In her previous novel, the Newbery Medal-winning The One and Only Ivan, Katherine Applegate tackled issues of animal welfare while offering readers the opportunity to expand what they typically expect from traditional storytelling. In Crenshaw, Applegate once again tackles big issues with plenty of heart and humor.
As a child, I remember eating chalky Flintstone vitamins. I don't remember asking why—it was just part of our morning ritual as we siblings sat down for breakfast. As a young mother, I remember obsessing over my daughters' eating habits, wondering if their growth would be stunted by the omission of a key nutrient. I thoroughly enjoyed reading Catherine Price’s new book, Vitamania: Our Obsessive Quest for Nutritional Perfection, because it reveals where some of these ideas and habits originated. What's stunning about her research is how little we actually know about our bodies and the way they employ these chemicals.
When young Ursula Brown reaches the estate of the Vaughns (who are also recognizable as the Three Bears) to be a governess for their son, Teddy, her story becomes less a simple fairy-tale retelling and more of a mash-up of classic literary tropes.
This radiant collection of short stories features a set of flawed yet sympathetic women in a whole mess of compromising positions.
“I could’ve been a judge, but I never ’ad the Latin. . . . And so I become a miner instead.” So starts the bitterly funny “Miner’s Sketch” from the 1960s revue Beyond the Fringe, which gave Americans a sense of the long, brutal class war in Britain between coal miners and the ruling class. Neither emerged intact.
Successful romance author Dakota Laurens attends a writers’ conference as a scheduled lecturer but gets more than she anticipated when she meets the handsome doctor Walt Eddy. Both Dakota and Walt are slotted to use the same classroom, and the accidental double booking leads to shared drinks, conversation and mutual attraction.
Beloved children’s and young adult author Katherine Paterson has won two Newbery Medals, two National Book Awards and numerous other honors. However, it was only when she realized her children had never heard family stories over the kitchen sink—they’d long had a dishwasher—that she penned a memoir.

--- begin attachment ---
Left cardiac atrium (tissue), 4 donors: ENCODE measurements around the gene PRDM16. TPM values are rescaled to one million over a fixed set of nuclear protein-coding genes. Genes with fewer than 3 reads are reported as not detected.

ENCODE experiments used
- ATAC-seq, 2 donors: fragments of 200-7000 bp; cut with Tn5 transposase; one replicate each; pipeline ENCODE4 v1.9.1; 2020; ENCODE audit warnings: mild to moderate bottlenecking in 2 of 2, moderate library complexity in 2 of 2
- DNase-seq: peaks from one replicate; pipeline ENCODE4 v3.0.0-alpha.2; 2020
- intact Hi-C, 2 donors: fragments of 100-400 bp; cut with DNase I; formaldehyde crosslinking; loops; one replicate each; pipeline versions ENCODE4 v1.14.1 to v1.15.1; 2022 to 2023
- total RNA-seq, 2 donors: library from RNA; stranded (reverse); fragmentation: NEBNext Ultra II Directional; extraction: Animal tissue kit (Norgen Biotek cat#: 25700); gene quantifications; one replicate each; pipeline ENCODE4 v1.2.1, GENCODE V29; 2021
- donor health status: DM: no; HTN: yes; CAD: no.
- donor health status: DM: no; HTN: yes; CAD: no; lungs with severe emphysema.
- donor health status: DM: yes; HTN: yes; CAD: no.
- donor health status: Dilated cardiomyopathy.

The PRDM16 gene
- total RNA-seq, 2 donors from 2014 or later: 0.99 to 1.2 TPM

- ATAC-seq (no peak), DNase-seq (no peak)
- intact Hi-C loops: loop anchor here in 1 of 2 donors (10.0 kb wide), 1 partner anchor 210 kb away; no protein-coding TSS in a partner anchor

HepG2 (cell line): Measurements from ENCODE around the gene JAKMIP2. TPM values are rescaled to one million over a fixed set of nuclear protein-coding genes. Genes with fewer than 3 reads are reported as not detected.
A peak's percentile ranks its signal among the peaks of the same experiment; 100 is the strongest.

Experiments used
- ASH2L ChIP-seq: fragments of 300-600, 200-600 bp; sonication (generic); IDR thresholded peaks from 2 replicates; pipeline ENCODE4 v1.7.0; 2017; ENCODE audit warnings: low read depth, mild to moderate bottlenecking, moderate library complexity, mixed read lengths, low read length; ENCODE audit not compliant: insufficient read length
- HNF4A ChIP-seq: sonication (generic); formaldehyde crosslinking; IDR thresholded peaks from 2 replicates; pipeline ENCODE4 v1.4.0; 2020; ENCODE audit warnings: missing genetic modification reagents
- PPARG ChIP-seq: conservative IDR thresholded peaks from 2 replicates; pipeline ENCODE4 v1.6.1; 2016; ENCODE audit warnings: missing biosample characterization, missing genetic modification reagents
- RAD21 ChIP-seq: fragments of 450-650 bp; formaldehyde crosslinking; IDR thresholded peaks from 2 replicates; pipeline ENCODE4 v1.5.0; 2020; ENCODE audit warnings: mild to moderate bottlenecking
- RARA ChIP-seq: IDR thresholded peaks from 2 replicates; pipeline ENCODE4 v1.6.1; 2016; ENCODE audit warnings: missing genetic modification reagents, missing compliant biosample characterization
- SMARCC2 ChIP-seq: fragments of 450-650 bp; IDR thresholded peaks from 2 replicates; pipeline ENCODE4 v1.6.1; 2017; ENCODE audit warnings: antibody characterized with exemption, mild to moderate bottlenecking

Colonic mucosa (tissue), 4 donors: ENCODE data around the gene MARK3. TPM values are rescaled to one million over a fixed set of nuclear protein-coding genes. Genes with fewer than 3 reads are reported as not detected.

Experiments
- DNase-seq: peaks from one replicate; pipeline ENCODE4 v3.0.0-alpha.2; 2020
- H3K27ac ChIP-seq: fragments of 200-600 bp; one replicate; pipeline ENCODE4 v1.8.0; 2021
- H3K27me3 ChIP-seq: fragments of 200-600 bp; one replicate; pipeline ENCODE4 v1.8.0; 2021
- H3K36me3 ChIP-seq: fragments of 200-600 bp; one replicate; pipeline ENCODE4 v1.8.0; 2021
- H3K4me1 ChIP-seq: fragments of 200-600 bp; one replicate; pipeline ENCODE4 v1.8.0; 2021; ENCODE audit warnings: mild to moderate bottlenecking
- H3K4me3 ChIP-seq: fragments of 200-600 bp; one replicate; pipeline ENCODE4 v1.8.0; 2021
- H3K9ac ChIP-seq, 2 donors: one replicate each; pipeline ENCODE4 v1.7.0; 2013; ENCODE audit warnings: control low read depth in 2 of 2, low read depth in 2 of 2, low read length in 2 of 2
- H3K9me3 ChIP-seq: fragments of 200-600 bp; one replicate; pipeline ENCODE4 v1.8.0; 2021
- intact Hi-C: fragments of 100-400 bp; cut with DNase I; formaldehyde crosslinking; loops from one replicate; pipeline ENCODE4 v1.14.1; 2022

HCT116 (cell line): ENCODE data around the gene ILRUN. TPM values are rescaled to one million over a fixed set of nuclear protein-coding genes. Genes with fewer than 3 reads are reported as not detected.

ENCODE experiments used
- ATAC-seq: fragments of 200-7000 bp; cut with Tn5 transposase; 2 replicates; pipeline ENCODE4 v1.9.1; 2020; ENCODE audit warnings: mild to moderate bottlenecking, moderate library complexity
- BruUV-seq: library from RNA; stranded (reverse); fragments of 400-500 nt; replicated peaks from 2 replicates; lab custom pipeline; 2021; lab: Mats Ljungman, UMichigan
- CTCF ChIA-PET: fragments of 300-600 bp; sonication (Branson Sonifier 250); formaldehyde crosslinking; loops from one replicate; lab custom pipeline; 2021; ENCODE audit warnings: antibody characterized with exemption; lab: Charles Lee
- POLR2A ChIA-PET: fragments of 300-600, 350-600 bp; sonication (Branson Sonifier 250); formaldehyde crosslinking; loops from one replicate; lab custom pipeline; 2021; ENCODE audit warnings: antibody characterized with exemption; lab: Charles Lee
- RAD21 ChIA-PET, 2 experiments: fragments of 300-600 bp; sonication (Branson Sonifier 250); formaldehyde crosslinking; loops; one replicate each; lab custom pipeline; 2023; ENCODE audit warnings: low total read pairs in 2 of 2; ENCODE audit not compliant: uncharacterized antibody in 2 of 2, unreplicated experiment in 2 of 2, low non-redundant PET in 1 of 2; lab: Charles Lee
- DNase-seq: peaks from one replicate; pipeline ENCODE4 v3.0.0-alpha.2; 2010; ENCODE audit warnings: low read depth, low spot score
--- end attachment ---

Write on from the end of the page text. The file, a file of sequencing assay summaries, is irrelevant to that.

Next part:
When I was younger, I was a huge fan of Frances Hodgson Burnett’s novels A Little Princess and The Secret Garden, in which a girl is whisked from darkest India to a very different environment in England, usually in the wake of a family tragedy. As captivating as those novels were to my preteen self, what was always missing was a real portrait, not just a glimpse, of what the heroine’s life was like in the exotic place from which she came. Katherine Rundell’s Cartwheeling in Thunderstorms does exactly that.
Senior year is a stressful time, especially at the prestigious St. Joan’s Academy for Girls, outside of Boston. Between prepping for AP History pop quizzes, jostling for class rank and trying not to compete with her friends for top college acceptances, Colleen has enough on her mind even before a mysterious illness suddenly strikes the most popular girls in school. A media frenzy follows as more and more students show strange and varied symptoms. Possible explanations abound, but none seem right to Colleen until she makes an extraordinary connection.
Orchids—missing ones, dead ones, rare ones, at a murder scene or a horticultural talk—they’re all over the place in popular Brit mystery author Catherine Aird’s new series procedural, Dead Heading, featuring the organic detective duo Sloan and Crosby, long-timers from more than 20 of her mysteries.